Over the last two decades, Emer's work has spanned feature films, TV Drama and documentary including editing one of the most successful Irish feature films of all time I Went Down. Documentaries Emer has worked on include the multi award winning, twice Emmy nominated wildlife feature Broken Tail and the three times Emmy nominated On a River in Ireland made for the BBC & PBS and notable as the most awarded wildlife film in the world of the past two years. Emer has also written and directed four short dramas and directed a 6 part drama series Trouble in Paradise for RTE.
Emer studied Physics & Maths at Trinity College Dublin and has a lifelong passion for space exploration.
John Winston Belcher
John Winston Belcher, PhD, is the Class of 1922 Professor of Physics at MIT. Professor Belcher's research interests are within the areas of space plasma physics, in particular the interaction of the heliosphere with the local interstellar medium. He was the principal investigator on the Voyager Plasma Science Experiment during the Voyager Neptune Encounter—the end of the Grand Tour. He is now a co-investigator on the Plasma Science Experiment on board the Voyager Interstellar Mission.. Shortly after his arrival to MIT in 1971, the Space Plasma Group wrote a proposal for the Voyager mission to Jupiter and Saturn. After reaching these two planets, as well as Uranus and Neptune, Voyager is still going strong. In its most recent incarnation, it is referred to as the Voyager Interstellar Mission. Within the next ten years, it is probable that the MIT plasma instrument on Voyager 2 will make measurements in the interstellar medium.
Professor Belcher has twice received the NASA Exceptional Scientific Achievement Medal, once for contributions to the understanding of the plasma dynamics of the Jovian magnetosphere, in 1980, and once for his role as principal investigator on the Plasma Science Experiment on Voyager during the Neptune encounter, in 1990. In 2004, the Institute awarded Belcher with the Class of '22 professorship, designed to honor "a tenured faculty member with a record of excellence in education, with respect to both curriculum development and classroom teaching." He is the Associate Chair of the MIT Faculty in AY 2013-2015. He is a MacVicar Faculty Fellow. He has been recently awarded a 2015 MIT Excellence awards and named an 2016 Oersted Medal Recipient.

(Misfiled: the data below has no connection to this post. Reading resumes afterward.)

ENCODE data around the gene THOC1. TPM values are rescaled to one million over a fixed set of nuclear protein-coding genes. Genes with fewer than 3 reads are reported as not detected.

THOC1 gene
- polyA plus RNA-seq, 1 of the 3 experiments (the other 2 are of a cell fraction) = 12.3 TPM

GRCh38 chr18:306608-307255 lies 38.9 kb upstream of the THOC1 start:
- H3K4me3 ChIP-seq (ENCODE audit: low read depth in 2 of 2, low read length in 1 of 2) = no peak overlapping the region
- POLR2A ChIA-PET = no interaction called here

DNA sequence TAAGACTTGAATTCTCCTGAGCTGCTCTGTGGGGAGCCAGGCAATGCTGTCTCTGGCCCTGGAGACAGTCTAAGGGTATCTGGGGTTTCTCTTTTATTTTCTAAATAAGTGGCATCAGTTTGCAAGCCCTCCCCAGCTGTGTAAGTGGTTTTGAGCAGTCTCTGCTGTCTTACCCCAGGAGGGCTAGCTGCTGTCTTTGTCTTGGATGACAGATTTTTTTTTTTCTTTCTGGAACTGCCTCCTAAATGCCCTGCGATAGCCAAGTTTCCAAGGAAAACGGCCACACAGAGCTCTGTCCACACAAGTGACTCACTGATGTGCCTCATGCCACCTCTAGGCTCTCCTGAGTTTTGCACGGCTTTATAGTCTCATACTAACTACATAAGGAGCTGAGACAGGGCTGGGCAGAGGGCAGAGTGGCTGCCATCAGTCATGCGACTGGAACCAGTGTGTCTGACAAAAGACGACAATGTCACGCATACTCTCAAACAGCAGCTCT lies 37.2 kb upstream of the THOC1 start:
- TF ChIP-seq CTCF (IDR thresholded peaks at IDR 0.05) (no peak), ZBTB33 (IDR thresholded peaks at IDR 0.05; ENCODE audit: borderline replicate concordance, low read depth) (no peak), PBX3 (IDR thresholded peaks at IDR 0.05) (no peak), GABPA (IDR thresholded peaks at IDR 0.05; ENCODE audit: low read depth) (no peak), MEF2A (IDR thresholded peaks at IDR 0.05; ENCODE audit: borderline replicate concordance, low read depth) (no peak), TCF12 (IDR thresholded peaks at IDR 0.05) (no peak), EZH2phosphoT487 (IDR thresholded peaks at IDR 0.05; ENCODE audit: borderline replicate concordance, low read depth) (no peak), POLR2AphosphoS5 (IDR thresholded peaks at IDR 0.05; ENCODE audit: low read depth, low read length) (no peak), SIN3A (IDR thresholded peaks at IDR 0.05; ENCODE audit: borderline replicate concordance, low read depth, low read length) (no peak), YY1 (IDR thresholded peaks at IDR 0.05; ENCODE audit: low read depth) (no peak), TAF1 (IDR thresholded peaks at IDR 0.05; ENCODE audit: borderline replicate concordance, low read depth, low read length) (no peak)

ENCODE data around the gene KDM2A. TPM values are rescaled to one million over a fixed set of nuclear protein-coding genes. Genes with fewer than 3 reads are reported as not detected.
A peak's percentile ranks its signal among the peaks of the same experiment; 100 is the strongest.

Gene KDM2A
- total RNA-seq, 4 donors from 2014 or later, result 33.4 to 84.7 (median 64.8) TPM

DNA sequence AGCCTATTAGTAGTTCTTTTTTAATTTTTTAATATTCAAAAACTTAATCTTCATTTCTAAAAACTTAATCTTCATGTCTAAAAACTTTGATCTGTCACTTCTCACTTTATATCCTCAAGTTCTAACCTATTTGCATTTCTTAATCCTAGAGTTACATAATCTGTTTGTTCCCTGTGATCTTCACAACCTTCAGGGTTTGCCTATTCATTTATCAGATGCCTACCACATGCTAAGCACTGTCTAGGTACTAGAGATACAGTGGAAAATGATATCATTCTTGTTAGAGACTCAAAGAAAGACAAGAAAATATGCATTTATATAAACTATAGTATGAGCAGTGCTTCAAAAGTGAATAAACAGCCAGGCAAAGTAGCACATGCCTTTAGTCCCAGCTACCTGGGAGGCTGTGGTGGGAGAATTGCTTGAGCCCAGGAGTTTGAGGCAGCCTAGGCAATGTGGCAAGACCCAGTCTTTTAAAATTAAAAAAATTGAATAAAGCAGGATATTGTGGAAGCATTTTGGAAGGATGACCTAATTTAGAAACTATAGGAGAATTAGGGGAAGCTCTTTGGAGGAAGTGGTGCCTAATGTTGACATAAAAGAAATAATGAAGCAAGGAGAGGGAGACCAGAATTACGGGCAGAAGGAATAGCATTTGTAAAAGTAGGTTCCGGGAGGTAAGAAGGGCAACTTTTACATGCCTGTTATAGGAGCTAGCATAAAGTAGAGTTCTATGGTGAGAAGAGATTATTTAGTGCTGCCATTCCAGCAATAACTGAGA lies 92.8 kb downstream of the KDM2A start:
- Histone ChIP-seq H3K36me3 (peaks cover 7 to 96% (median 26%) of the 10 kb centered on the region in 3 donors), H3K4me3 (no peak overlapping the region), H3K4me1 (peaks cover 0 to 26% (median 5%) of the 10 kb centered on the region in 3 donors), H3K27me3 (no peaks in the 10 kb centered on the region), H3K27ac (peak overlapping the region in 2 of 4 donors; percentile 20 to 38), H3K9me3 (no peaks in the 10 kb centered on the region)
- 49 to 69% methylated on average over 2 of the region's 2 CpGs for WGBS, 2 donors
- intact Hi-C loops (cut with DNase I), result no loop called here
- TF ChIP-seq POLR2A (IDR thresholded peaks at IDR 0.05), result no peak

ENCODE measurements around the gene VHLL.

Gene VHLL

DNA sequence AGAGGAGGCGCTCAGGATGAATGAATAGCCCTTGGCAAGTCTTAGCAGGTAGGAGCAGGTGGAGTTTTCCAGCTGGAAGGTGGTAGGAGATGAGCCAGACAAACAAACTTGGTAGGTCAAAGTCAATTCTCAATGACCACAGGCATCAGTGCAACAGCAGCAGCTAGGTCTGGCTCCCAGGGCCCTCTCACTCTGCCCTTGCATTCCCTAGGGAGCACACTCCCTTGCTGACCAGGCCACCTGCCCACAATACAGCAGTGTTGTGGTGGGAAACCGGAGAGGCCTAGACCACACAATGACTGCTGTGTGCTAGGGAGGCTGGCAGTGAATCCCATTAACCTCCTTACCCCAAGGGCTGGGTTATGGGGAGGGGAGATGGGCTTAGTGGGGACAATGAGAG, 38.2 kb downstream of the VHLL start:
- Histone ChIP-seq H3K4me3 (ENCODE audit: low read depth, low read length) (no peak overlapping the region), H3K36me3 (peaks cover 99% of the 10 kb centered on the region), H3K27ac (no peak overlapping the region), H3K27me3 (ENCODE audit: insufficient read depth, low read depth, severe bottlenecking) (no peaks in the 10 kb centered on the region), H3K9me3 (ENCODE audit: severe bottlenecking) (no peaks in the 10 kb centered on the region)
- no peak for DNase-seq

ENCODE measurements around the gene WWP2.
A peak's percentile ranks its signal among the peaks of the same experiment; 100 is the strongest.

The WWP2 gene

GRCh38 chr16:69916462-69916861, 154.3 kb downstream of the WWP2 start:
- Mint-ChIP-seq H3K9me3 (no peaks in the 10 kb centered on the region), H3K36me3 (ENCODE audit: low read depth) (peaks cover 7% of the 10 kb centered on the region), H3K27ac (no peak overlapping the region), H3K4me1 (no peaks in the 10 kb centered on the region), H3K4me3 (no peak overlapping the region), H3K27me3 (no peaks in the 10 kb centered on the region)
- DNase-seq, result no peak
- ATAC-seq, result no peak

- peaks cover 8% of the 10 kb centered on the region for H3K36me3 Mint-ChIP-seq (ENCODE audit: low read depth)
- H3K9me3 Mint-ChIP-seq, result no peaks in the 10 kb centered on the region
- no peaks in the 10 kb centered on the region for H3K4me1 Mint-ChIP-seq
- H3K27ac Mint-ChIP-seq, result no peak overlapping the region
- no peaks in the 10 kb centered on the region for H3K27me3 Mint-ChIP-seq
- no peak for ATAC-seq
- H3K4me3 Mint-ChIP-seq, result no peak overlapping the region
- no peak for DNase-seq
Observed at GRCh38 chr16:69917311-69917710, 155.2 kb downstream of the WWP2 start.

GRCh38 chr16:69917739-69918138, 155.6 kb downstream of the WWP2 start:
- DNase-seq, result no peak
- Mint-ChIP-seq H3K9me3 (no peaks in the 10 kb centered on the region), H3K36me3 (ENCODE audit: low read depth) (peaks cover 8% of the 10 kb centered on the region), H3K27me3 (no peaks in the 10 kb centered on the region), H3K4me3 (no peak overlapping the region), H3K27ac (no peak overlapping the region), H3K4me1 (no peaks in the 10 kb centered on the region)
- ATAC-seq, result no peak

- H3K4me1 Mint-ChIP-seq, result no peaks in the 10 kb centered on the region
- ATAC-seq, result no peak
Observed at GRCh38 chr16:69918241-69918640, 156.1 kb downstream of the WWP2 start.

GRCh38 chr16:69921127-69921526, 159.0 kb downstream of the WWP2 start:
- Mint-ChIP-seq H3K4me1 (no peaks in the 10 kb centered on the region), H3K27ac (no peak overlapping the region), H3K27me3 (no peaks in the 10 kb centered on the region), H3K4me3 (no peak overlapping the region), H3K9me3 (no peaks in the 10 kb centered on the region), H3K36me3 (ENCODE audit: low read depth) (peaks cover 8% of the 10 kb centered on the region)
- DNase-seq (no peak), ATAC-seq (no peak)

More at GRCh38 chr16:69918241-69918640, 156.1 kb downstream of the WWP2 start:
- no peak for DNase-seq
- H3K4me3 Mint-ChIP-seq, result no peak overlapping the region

Anna Frebel, PhD is an Associate Professor of Physics at MIT with notable research into the oldest stars in the universe and the early evolution of chemical elements. After studying physics in Germany, Frebel received her PhD from the Australian National University's Mt. Stromlo Observatory in 2007. For her work on "Abundance Analysis of Bright Metal-Poor Stars from the 'Hamburg/ESO Survey", Frebel was awarded the 2007 Charlene Heisler Prize. She then received the WJ McDonald Postdoctoral Fellowship at the University of Texas at Austin before taking up the Clay Postdoctoral Fellowship at the Harvard-Smithsonian Center for Astrophysics in early 2009. She was awarded the 2009 Ludwig-Biermann young astronomer award of the German Astronomical Society as well as the 2010 Annie Jump Cannon Award of the American Astronomical Society.
In 2012, Dr. Frebel joined the MIT physics faculty as Assistant Professor, and she won a 2013 NSF CAREER award. In 2016, she was named one of ScienceNews Magazine’s 10 scientists to watch. She is the author of the popular science book Searching for the Oldest Stars: Ancient Relics from the Early Universe. Frebel is a science advisor to STEM on Stage and is the writer and performer of Pursuit of Discovery: Lise Meitner & Nuclear Fission.
Jen Myronuk is the Co-Founder & Producer of STEM on Stage, a STEAM initiative to promote narrative science through living history and immersive media. She is the producer & director of the short film Humanity Needs Dreamers: A Visit With Marie Curie, winner of the 2017 Raw Science Film Festival “professional dramatic” category. She is the producer of Pursuit of Discovery: Lise Meitner & Nuclear Fission and was the co-producer & director of Journey To Code, an online video training series produced for Code4Rights. She serves on the board of directors of Women in Film and Video of New England.